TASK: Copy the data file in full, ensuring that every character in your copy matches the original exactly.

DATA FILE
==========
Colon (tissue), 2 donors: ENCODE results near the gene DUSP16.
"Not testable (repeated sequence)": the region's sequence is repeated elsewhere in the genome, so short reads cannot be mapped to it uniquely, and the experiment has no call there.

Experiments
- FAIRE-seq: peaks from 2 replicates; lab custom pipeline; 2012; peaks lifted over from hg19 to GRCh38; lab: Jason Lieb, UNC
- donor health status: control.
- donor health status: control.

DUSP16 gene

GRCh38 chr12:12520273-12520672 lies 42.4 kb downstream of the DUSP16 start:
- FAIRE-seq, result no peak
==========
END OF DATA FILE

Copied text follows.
Colon (tissue), 2 donors: ENCODE results near the gene DUSP16.
"Not testable (repeated sequence)": the region's sequence is repeated elsewhere in the genome, so short reads cannot be mapped to it uniquely, and the experiment has no call there.

Experiments
- FAIRE-seq: peaks from 2 replicates; lab custom pipeline; 2012; peaks lifted over from hg19 to GRCh38; lab: Jason Lieb, UNC
- donor health status: control.
- donor health status: control.

DUSP16 gene

GRCh38 chr12:12520273-12520672 lies 42.4 kb downstream of the DUSP16 start:
- FAIRE-seq, result no peak